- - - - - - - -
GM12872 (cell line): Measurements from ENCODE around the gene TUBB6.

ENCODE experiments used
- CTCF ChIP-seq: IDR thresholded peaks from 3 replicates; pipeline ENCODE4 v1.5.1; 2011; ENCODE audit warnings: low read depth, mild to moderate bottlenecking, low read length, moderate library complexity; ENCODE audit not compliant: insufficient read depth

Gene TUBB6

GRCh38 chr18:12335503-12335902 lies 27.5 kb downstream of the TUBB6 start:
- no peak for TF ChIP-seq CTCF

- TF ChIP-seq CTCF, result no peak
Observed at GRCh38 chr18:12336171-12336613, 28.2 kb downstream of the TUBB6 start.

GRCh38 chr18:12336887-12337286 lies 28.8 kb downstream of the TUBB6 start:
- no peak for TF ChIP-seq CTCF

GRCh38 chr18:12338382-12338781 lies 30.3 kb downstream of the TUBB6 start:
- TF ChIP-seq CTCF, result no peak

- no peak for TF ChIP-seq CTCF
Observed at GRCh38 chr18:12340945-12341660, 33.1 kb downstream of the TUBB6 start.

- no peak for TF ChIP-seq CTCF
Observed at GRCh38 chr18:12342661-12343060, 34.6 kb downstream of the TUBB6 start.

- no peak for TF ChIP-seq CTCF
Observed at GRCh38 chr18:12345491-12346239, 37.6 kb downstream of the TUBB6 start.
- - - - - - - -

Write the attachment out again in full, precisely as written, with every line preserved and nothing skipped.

GM12872 (cell line): Measurements from ENCODE around the gene TUBB6.

ENCODE experiments used
- CTCF ChIP-seq: IDR thresholded peaks from 3 replicates; pipeline ENCODE4 v1.5.1; 2011; ENCODE audit warnings: low read depth, mild to moderate bottlenecking, low read length, moderate library complexity; ENCODE audit not compliant: insufficient read depth

Gene TUBB6

GRCh38 chr18:12335503-12335902 lies 27.5 kb downstream of the TUBB6 start:
- no peak for TF ChIP-seq CTCF

- TF ChIP-seq CTCF, result no peak
Observed at GRCh38 chr18:12336171-12336613, 28.2 kb downstream of the TUBB6 start.

GRCh38 chr18:12336887-12337286 lies 28.8 kb downstream of the TUBB6 start:
- no peak for TF ChIP-seq CTCF

GRCh38 chr18:12338382-12338781 lies 30.3 kb downstream of the TUBB6 start:
- TF ChIP-seq CTCF, result no peak

- no peak for TF ChIP-seq CTCF
Observed at GRCh38 chr18:12340945-12341660, 33.1 kb downstream of the TUBB6 start.

- no peak for TF ChIP-seq CTCF
Observed at GRCh38 chr18:12342661-12343060, 34.6 kb downstream of the TUBB6 start.

- no peak for TF ChIP-seq CTCF
Observed at GRCh38 chr18:12345491-12346239, 37.6 kb downstream of the TUBB6 start.